Just in time for its 75th anniversary, the Whaling Museum on Nantucket Island, Massachusetts, re-opened in June after an extensive two-year, US$ 12.8 million renovation. The museum is a must-visit site if you go to the island.After all, Nantucket would be nothing if it hadn’t served a vital role as a whaling hub during the 18th and 19th centuries. For almost a century (from the mid-1700s to the late 1830s), the island was literally the whaling capital of the world, with as many as 150 ships making port on the tiny island.
Nantucket is about 80 miles (129 km) from Boston, Massachusetts, and it’s only accessible only by boat or plane. On the island, time seems to have stood still. In fact, Nantucket is a National Historic District. Cars are discouraged, old-fashioned cottages remain intact and people greet you in the street with a friendly nod or hello.
A mere 14 miles (22.5 km) long by 3.5 miles (5.6 km) wide, about 40% of the island is conservation land, making hiking, biking and nature walks a pleasure. Year-round residents number about 12,000, but this number spikes to about 50,000 in the summer season, when many come to stay in their vacation homes.
While the island was once a whaling center, today tourism is its big business. Its hard-to-get-to status makes it a favorite of the wealthy and the famous, but day-trippers or weekenders enjoy the island as well.
The museum is the spot to get an overview of the importance of whaling to the island. Besides extensive updates and new interactive displays, the Whaling Museum is the proud home of the skeleton of a 46-foot (14 m) sperm whale that died on Nantucket’s shores in 1998. The skeleton hangs from the ceiling, allowing a 3D look from below, where the floor is painted to look like the ocean. An original whaling boat, smaller than anyone would think sane or safe to venture to sea in, sits below. On walls nearby harpoons and other tools of the trade are displayed — all seeming primitive and completely inadequate to the monumental task of bringing down a whale. Captain Ahab never seemed crazier.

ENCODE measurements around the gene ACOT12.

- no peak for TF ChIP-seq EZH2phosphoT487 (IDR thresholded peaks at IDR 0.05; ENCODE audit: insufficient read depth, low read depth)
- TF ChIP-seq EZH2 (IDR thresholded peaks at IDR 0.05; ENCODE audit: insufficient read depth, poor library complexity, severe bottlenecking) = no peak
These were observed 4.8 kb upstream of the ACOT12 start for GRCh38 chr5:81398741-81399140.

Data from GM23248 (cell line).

Part of the museum is housed in a renovated 1847 candle factory, which has the only spermaceti (whale oil) beam press in the world still in its original home. It was used to process sperm whale oil into wax for candles and the press had been hidden by old construction. Now it is a proud centerpiece.
Among the many collections at the museum, one of the most important is its collection of scrimshaw, considered one of the best in the world. Scrimshaw is the art of carving images onto ivory – in this case mostly whale teeth, bones and walrus tusks. Bored whalers would carve various items on their long trips and the work is stunning. Everything from carved cane handles to combs decorated for loved ones back home are represented.
If you have children and worry that whales aren’t enough to interest them, never fear. A children’s discovery room hosts programs, story times, a dress-up closet and hands-on activities to engage their imagination.
While many people come to Nantucket for its pristine beaches, world-class dining and shopping, as well as its “get-away-from-it-all” feeling — all certainly valid reasons to come — it would be a shame to not to learn about its glorious past and people while you’re at it.
If You Go
When my family went to the island for a weekend visit, we stayed just a short walk away, at the Harbor House Village, a distinguished mainstay in Nantucket. The hotel, which dates back 130 years, is just one of the many charming options for accommodations. Bed & Breakfasts, inns and home rentals are all available, but it’s wise to book well in advance, especially during the summer and holidays.
Nantucket Whaling Museum, 13 Broad Street, Nantucket; 508-228-1894; www.nha.org
Harbor House Village, 99 South Beach Street, Nantucket; 866-325-9300; www.harborhousevillage.com
Nantucket Chamber of Commerce: www.nantucketchamber.org
Ferries to Nantucket
The Steamship Authority carries passengers, bikes, cars, and trucks year-round (508-477-8600 or www.steamshipauthority.com). It also has a high-speed catamaran (508-495-3278).
Hy-Line Cruises carries passengers and bikes on ferries from May through October and on a year-round high-speed catamaran (508-778-2600, www.hy-linecruises.com).
Freedom Cruise Line carries passengers and bikes from May through October (508-432-8999, www.nantucketislandferry.com).